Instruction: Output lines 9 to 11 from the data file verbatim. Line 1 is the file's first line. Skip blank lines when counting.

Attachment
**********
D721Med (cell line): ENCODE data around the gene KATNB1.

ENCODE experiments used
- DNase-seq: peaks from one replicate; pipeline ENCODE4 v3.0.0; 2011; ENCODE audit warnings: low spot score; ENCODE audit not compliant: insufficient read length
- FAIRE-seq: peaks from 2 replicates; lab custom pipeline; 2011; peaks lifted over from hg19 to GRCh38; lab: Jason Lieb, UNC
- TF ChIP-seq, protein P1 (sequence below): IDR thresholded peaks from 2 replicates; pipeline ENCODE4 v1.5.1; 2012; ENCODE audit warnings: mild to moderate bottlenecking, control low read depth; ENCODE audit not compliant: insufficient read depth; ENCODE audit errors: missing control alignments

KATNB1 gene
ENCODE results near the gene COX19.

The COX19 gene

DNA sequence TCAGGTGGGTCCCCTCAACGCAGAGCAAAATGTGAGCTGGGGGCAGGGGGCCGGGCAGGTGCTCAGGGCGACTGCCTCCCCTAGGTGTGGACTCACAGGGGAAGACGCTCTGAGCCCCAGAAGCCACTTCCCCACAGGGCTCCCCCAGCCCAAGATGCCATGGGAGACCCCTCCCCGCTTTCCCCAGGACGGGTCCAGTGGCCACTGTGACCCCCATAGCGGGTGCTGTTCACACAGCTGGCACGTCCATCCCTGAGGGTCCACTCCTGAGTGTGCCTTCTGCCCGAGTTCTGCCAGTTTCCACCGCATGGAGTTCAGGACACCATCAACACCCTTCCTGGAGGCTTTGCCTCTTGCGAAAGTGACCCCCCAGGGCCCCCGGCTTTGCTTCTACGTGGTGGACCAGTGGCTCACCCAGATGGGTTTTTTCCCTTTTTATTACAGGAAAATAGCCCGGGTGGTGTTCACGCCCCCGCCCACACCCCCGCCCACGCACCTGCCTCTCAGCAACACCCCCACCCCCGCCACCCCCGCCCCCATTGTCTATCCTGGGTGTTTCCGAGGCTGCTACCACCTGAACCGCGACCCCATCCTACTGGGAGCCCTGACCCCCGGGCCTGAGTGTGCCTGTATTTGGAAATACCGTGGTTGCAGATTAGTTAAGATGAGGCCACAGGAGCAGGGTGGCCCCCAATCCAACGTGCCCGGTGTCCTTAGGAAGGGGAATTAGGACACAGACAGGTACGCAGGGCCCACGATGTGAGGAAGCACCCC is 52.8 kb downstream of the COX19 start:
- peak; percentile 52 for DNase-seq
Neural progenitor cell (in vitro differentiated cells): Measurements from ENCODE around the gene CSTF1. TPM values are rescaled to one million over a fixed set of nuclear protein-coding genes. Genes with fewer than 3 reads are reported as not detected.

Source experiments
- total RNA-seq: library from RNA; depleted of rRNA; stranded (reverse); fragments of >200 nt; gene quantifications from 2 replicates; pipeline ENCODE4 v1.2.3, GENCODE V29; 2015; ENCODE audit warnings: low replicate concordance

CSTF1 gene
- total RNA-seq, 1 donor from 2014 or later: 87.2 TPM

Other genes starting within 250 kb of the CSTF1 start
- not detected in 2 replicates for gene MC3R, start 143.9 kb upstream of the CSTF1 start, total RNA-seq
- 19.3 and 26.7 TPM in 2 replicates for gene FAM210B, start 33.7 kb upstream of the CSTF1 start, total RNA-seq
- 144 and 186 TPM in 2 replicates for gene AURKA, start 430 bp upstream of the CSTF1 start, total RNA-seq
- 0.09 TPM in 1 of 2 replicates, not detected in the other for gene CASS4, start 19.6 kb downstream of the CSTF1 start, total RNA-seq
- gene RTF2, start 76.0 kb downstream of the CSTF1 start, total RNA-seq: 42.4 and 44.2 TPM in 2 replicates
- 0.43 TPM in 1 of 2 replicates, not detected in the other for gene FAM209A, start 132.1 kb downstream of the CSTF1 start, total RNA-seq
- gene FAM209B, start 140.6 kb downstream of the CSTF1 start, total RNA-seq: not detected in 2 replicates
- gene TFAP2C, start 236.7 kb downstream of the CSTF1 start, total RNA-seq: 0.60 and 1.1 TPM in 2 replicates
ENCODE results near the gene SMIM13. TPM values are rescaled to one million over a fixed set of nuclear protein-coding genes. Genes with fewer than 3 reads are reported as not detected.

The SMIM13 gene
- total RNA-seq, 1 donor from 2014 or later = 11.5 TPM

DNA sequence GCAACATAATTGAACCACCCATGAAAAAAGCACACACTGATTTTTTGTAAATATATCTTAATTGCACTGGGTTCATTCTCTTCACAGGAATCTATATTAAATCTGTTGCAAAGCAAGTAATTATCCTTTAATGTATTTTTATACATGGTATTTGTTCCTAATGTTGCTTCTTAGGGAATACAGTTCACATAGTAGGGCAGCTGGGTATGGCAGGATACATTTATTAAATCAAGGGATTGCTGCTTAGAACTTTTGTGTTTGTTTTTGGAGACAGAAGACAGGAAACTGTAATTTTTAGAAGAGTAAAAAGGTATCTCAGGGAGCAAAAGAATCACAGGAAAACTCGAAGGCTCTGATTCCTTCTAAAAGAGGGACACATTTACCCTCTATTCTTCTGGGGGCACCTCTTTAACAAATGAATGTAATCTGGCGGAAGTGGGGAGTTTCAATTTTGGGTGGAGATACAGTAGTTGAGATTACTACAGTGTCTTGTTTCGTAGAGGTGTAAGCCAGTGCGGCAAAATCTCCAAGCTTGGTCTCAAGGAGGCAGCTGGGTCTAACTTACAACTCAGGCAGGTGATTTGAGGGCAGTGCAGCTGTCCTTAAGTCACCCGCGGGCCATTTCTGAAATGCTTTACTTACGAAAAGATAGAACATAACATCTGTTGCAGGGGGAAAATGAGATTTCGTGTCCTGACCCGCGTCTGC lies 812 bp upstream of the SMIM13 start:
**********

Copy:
DNA sequence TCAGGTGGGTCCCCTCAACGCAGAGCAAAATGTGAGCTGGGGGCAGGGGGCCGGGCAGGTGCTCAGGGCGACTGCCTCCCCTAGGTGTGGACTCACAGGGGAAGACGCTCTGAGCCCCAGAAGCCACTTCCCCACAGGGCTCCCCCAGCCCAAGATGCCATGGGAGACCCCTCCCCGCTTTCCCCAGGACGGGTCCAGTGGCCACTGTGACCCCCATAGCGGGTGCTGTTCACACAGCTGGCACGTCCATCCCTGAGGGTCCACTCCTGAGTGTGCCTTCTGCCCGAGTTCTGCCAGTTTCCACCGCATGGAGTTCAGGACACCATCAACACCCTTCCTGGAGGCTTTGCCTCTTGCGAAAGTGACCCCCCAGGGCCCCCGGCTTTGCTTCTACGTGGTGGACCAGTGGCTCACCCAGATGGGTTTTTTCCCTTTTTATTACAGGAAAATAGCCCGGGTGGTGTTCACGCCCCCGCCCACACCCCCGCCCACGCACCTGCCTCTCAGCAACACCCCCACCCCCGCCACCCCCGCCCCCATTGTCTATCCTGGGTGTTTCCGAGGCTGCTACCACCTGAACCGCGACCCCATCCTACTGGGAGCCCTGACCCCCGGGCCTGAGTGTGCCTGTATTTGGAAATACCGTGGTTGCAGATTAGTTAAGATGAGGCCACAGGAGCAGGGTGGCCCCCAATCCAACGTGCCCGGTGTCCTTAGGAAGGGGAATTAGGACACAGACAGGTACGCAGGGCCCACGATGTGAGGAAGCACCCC is 52.8 kb downstream of the COX19 start:
- peak; percentile 52 for DNase-seq
Neural progenitor cell (in vitro differentiated cells): Measurements from ENCODE around the gene CSTF1. TPM values are rescaled to one million over a fixed set of nuclear protein-coding genes. Genes with fewer than 3 reads are reported as not detected.